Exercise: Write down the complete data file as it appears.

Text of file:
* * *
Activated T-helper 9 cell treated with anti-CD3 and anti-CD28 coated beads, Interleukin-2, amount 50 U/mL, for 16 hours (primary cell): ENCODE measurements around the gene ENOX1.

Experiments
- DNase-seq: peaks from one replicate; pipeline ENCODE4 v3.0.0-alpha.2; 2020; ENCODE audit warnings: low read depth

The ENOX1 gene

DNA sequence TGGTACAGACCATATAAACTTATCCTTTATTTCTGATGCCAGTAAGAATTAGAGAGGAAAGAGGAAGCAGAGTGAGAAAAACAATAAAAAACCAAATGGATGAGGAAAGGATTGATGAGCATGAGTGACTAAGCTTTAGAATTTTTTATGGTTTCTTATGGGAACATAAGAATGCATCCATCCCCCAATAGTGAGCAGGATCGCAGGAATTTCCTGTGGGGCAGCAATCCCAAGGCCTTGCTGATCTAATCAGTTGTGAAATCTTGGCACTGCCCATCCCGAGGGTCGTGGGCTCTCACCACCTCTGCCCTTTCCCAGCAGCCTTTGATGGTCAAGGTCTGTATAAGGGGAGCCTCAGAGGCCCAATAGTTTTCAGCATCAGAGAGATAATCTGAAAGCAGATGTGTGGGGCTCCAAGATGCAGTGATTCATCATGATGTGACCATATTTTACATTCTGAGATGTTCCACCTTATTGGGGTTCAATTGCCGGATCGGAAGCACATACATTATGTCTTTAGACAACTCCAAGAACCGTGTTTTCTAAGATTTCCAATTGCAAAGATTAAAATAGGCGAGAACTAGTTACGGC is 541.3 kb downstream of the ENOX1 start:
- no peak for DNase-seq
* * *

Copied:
Activated T-helper 9 cell treated with anti-CD3 and anti-CD28 coated beads, Interleukin-2, amount 50 U/mL, for 16 hours (primary cell): ENCODE measurements around the gene ENOX1.

Experiments
- DNase-seq: peaks from one replicate; pipeline ENCODE4 v3.0.0-alpha.2; 2020; ENCODE audit warnings: low read depth

The ENOX1 gene

DNA sequence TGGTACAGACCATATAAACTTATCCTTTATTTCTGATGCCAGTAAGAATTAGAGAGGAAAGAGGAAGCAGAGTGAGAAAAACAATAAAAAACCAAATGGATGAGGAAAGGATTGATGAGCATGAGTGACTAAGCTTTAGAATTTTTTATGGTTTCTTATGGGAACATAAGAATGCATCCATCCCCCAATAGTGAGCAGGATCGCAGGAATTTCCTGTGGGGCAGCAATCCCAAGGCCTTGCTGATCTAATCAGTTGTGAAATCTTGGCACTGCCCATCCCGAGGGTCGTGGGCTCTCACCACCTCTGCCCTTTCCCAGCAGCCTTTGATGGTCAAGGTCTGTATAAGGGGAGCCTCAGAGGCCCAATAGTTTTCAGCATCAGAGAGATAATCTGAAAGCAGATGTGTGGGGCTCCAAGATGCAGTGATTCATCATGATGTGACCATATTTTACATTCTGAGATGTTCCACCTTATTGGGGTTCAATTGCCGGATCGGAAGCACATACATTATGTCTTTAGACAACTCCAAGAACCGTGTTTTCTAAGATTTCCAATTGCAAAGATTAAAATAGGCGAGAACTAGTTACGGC is 541.3 kb downstream of the ENOX1 start:
- no peak for DNase-seq